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Rotor Stator Homogenizers Versus Ultrasonic Homogenizers (Sonicators)

By Aimee O'Driscoll, 21 March 2020

Both rotor stator homogenizers and ultrasonic homogenizers may be suitable for certain applications, leaving you with a decision to make. In most situations, one will be preferable over the other, with the right choice depending on various factors of your application.

In this article, we examine each technology along with its pros and cons, to help you make an informed decision. We’ll also include a feature summary and a list of common applications for each type of homogenization.

Rotor-Stator Homogenizers

A rotor-stator homogenizer works by using rotary mechanical force to process a sample. A metal shaft (called a rotor) rotates rapidly within a metal casing (called a stator). The resulting suction effect draws the sample between the two components and subjects it to high-shear forces.

 

Rotor-stator homogenizer examples.

Left to right: A D1000 Handheld Homogenizer,a D500 Homogenizer, and a PRO400 Benchtop Homogenizer.

Pros of Rotor-Stator Homogenizers

  • For single-sample applications, these homogenizers are quick and efficient.
  • They can be used for liquid samples or solid / liquid suspensions.
  • Since you can switch out probes, with some models, you have a large sample size range to work with. For example, one unit might be capable of processing both a 30 microliter or 30 liter sample.
  • Some in-line production models have no volume limit. This means you can scale up processes as needed.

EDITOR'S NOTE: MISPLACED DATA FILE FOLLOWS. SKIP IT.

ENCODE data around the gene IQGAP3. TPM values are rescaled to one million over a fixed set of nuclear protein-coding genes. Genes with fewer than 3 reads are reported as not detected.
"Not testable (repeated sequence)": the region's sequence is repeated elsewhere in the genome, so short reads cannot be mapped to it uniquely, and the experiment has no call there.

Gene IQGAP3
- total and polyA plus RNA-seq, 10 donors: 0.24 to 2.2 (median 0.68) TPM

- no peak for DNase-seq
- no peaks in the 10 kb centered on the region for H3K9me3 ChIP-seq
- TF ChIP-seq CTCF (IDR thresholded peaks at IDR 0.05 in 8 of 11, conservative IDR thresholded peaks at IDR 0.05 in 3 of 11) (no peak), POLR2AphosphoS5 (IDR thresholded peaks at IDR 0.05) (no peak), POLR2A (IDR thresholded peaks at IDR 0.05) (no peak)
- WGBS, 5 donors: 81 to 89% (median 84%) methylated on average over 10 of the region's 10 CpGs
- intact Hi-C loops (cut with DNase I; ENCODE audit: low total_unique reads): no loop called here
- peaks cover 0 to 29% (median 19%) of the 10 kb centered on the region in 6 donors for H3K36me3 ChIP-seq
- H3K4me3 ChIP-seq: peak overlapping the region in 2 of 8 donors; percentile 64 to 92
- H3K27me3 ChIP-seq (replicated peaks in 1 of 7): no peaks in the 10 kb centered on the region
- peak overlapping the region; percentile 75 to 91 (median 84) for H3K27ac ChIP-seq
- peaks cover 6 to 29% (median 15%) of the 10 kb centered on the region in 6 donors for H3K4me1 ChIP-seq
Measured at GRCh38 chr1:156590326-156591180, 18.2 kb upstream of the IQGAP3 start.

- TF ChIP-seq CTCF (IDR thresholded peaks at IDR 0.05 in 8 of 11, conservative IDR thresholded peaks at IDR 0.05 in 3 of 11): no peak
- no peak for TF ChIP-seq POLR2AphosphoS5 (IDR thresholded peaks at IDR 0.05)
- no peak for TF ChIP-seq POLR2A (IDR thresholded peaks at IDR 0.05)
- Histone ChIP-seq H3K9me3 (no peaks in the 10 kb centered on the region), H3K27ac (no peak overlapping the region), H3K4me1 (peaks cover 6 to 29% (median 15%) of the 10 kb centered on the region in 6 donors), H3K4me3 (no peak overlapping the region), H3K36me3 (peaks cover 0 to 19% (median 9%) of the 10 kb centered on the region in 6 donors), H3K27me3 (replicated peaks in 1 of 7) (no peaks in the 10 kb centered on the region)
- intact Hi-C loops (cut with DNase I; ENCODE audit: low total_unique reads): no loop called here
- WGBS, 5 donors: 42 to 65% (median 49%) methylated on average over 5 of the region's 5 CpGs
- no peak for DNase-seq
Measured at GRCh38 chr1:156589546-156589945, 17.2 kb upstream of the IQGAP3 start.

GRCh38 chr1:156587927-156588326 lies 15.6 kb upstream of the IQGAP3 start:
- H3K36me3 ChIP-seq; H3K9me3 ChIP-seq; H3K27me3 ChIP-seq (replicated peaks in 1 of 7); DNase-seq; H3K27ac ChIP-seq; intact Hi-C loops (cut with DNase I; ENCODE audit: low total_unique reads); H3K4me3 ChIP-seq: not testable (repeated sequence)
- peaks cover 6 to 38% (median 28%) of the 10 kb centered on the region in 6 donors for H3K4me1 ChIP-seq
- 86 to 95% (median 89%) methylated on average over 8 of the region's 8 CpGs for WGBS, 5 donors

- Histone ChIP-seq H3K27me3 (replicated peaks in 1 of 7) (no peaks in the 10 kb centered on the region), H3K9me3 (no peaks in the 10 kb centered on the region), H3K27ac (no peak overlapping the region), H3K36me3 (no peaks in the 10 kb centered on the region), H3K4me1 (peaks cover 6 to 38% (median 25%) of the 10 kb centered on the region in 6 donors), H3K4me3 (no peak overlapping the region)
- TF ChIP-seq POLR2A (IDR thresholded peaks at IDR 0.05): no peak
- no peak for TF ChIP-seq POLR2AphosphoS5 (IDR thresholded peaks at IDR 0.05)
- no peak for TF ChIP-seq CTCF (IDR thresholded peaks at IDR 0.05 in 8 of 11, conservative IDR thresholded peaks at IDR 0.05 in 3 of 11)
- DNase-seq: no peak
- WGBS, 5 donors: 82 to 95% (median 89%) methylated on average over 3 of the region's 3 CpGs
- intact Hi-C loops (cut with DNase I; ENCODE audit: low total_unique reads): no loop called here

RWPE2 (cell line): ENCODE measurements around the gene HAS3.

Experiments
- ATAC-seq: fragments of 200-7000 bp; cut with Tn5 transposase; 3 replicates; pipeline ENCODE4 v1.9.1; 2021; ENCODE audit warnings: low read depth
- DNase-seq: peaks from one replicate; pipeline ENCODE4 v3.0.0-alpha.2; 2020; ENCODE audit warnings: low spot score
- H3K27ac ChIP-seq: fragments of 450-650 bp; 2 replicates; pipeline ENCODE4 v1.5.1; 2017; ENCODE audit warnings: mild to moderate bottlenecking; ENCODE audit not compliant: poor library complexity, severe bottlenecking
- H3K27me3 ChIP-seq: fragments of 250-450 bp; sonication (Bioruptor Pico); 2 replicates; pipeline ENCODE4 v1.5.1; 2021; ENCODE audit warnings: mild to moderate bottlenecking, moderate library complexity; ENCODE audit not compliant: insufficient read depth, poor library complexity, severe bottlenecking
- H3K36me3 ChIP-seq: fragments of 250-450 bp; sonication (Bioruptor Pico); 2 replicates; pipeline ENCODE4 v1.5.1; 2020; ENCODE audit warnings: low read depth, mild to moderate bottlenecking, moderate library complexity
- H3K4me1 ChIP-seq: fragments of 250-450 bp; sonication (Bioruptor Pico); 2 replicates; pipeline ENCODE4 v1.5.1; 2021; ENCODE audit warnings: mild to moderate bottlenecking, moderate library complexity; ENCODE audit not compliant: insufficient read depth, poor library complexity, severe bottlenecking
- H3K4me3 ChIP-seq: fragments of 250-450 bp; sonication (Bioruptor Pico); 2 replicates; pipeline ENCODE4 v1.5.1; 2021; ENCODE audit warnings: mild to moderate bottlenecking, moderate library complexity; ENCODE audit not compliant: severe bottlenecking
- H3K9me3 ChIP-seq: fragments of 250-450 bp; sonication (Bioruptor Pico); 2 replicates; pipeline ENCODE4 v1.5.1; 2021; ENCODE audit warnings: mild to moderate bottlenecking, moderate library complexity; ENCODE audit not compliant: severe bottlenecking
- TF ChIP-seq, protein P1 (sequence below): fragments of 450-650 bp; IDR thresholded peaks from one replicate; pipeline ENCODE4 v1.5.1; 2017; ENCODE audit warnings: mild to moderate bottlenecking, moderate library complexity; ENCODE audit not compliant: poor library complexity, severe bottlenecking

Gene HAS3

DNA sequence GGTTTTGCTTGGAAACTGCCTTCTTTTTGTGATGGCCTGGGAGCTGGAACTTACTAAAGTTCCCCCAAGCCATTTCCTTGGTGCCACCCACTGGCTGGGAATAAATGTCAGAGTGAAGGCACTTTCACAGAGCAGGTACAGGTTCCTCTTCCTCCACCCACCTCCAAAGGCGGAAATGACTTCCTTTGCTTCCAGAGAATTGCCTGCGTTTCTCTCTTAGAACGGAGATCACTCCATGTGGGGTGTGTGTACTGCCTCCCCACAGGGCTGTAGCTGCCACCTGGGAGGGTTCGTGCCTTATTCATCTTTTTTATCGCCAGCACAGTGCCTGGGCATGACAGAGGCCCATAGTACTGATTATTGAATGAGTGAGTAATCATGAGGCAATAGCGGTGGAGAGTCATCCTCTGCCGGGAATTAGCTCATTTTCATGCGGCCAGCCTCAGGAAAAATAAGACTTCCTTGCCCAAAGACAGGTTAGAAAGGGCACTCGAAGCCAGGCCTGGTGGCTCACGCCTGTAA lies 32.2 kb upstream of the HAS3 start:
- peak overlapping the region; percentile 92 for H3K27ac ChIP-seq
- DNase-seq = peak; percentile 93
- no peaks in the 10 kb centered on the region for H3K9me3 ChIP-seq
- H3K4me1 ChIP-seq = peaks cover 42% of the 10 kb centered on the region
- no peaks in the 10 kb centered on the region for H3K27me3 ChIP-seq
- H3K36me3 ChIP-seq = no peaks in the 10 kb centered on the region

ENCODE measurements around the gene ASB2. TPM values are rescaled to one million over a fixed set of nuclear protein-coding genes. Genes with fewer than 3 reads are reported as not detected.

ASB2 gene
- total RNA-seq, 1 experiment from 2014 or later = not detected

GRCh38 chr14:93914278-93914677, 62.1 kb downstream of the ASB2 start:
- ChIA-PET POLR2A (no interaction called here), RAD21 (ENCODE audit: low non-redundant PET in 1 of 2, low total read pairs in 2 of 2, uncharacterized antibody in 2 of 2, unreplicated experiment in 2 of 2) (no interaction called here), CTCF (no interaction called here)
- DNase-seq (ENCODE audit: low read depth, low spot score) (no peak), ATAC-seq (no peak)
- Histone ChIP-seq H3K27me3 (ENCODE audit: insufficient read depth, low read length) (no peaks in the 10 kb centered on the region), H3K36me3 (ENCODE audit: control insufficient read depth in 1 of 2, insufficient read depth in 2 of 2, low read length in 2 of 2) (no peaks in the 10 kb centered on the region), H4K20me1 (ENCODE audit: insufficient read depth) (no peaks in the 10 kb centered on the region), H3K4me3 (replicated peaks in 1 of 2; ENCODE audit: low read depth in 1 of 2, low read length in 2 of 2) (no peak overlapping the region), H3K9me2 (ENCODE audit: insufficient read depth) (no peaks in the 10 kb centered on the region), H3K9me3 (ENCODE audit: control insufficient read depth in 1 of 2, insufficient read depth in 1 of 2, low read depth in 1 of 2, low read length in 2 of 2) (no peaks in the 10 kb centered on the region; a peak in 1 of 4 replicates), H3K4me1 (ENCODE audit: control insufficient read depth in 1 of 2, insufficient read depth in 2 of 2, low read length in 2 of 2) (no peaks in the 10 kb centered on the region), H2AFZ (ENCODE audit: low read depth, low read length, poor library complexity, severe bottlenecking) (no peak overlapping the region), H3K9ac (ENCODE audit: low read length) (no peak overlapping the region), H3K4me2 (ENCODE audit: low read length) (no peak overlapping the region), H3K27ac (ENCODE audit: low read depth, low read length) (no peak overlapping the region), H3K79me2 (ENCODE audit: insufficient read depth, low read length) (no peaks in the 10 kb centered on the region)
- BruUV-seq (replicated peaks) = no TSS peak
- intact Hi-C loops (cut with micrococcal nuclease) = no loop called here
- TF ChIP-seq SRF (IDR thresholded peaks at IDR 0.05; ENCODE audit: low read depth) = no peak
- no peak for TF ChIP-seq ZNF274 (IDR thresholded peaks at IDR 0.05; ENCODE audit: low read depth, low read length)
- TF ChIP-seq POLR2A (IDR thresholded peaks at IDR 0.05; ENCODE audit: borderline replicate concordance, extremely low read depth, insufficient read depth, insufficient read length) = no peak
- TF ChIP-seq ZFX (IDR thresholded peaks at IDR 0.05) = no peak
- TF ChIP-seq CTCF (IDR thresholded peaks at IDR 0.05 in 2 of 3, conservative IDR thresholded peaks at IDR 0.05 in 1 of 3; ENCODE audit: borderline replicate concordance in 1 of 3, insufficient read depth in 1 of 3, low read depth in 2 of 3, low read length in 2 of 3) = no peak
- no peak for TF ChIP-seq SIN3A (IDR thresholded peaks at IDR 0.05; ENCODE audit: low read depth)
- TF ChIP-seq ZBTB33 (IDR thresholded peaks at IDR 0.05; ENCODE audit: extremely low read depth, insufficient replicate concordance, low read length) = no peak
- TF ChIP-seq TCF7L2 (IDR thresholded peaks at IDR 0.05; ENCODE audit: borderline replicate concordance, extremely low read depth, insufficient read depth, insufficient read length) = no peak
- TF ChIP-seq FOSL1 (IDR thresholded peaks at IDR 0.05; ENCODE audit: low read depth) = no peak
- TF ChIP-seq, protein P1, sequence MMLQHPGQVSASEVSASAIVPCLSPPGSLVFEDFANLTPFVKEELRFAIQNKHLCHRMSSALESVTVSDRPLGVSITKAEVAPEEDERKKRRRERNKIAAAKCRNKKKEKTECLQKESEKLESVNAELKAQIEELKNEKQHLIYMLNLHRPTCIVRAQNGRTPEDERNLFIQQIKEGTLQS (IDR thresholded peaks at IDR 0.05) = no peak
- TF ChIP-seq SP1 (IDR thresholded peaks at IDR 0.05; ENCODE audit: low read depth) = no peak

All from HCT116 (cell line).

• You have the option to use special probes for specific applications. For example, for more fibrous samples, a saw-tooth probe would be suitable.

Cons of Rotor-Stator Homogenizers

  • While they’re good for single-sample applications, this can be limiting. There are units which can process multiple samples at once, but these can be expensive.
  • If you do use a rotor-stator for multiple samples, and cross-contamination is a concern, you’ll need to wash probes between uses, so processing can become labor-intensive and time-consuming.
  • Solid samples aren’t compatible with a rotor-stator homogenizer.
  • For hard or fibrous samples, you may need to do some pre-processing.

Ultrasonic Homogenizers

Ultrasonic homogenizers (often called “sonicators”) have a probe (horn) that vibrates. When the probe is inserted into the sample, these extremely rapid vibrations blast nearby particles with massive amounts of energy. This energy causes the formation and collapse of bubbles, a phenomenon known as cavitation. In turn, the collapse of bubbles sends shock waves through the sample and creates shear forces.

 

Ultrasonic homogenizer examples.

Left to right: A Q500 Sonicator and a Sonifier® SFX150.

Pros of Ultrasonic Homogenizers

  • Ultrasonic homogenizers are very powerful pieces of equipment capable of imparting a large amount of energy over a relatively small area.
  • They can be used to drastically decrease particle size in a short amount of time.
  • Extremely small particle sizes can be obtained.
  • Probes consist of a single component, meaning they are easy to clean.
  • You have a decent range of sample size options to work with for a given unit as you can switch between probes.
  • Ultrasonic homogenizers are suitable for liquid samples.
  • They are very quick and efficient for processing single samples.

Cons of Ultrasonic Homogenizers

  • Ultrasonic homogenizers can produce lots of heat. As such, alternative equipment should be considered for heat-sensitive applications.
  • Titanium probes are used which may mean that trace amounts of titanium end up in your sample. This could be a concern for some applications.
  • These homogenizers aren’t really suitable for plant-scale applications.
  • With heavy use, horns may need to be replaced frequently.